Junk mail is something we expect in our mailbox, but those countless charity mailers really pile up. Often the charities are real, but many target seniors and if you’re on a fixed income, it could be trouble.
Self-addressed charity donation envelopes wanting a couple bucks for the cute kittens in a shelter or to save the endangered elephants can be a nuisance when they show up every day in your mailbox.
Also, those return address labels asking for a small donation for the stickers they already sent you. Donating to charity is great, but too many requests can put a strain on the bank account.
Mari Barnett lost her mother Rosemary in February to Alzheimer’s. She was a teacher in Southfield for over 30 years.
“My mom was a sweet lady who, she lived alone in Southfield. She had friends, and did dinners and played cards and traveled,” Barnett said.
Rosemary always donated to her favorite charities, but it started getting out of hand when she started giving more than she could afford.
“I pulled up in her driveway and I saw some mail, about 20 pieces of mail sticking out of the mailbox, which meant these were pieces of mail that she was sending back out,” Barnett said.
Barnett started talking to various friends finding out some of their elderly loved ones were also getting overwhelmed with donation requests. She believes her mom gave $3000-5000 over the last few years.
Barnett adds, “but it was becoming an obsession to her and I noticed she was starting to send money to these various companies, and after a while it just got more, and more, and more, she was getting 35-30 pieces of mail a day and going through it and it was just starting to pile up to a point where I had to make a decision to help her. Barnett talked to her mother and they decided to take steps by getting a P.O. box for her mother's mail.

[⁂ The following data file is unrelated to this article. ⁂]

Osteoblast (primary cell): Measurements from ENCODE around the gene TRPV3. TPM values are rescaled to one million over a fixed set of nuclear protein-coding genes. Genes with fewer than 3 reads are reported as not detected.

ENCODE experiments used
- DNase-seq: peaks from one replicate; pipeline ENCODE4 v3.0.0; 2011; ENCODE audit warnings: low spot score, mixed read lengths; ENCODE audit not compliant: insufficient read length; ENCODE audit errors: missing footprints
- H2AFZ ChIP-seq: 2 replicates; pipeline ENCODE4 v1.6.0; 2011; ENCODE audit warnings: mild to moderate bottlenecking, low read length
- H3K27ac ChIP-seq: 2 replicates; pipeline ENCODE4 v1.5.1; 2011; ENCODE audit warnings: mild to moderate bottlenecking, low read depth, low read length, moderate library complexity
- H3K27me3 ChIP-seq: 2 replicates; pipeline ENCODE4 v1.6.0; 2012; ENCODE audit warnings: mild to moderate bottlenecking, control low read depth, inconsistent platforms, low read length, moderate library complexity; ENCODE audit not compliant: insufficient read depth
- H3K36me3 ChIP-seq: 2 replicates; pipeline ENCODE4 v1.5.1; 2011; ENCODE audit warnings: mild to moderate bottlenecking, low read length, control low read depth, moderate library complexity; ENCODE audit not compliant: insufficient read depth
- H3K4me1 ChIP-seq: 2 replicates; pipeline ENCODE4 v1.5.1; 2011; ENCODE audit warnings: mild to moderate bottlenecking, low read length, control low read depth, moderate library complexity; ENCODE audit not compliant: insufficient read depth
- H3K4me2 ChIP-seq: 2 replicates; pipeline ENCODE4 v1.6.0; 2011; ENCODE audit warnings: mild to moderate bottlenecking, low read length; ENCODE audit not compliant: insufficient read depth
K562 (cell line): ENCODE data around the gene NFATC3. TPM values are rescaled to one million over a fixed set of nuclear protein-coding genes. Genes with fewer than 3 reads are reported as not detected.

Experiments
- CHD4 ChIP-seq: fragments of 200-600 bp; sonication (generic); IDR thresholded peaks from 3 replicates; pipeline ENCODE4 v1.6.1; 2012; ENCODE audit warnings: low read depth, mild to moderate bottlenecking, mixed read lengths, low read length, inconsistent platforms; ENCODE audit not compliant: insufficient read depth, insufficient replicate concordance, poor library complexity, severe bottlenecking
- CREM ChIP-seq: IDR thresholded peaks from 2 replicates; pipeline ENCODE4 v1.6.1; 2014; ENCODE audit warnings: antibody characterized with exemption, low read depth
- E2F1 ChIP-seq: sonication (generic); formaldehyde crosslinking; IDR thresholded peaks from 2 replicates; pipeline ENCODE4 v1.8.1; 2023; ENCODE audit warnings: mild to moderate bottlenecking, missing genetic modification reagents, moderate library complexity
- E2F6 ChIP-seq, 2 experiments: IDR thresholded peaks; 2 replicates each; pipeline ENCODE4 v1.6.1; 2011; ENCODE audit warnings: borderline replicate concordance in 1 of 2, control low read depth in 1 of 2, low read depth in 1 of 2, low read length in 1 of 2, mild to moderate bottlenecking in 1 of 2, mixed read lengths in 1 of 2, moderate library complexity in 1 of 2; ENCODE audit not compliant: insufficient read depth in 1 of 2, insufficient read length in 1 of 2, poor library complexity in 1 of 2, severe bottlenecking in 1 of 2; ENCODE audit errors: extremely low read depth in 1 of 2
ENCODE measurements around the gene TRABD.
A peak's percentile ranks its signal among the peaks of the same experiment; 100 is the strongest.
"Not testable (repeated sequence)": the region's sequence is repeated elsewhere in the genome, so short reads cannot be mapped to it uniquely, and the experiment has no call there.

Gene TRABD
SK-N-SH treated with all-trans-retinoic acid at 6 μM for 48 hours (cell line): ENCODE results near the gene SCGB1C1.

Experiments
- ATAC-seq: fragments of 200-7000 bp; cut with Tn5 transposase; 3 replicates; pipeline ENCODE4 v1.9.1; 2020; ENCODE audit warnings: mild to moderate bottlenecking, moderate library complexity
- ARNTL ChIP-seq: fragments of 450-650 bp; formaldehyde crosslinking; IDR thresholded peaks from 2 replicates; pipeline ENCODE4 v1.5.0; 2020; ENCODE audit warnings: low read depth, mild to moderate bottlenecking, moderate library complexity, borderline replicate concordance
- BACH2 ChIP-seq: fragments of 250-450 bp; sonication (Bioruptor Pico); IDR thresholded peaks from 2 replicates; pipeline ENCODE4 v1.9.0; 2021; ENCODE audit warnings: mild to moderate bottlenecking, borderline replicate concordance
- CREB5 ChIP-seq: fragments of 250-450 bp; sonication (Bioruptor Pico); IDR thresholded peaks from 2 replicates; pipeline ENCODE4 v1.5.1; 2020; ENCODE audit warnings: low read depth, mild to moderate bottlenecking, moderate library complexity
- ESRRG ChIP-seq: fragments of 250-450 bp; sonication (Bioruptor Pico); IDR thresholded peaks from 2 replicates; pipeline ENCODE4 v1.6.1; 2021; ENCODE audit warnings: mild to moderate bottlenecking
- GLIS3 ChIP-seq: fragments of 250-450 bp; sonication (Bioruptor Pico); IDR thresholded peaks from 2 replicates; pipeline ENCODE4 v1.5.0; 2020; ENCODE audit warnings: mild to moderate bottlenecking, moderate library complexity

Charitywatch.org is a nonprofit watchdog that advocates for your interests as a donor. They recommend to be selective in your giving. When you give to a charity or nonprofit group, enclose a note requesting your address is not sold or shared.
Also, write the charities directly and ask if they can remove them from their mailing list.
“If you have a parent or a grandparent that is living alone, and I would probably be pretty mindful about their finances and checking their mail” Barnett warns.
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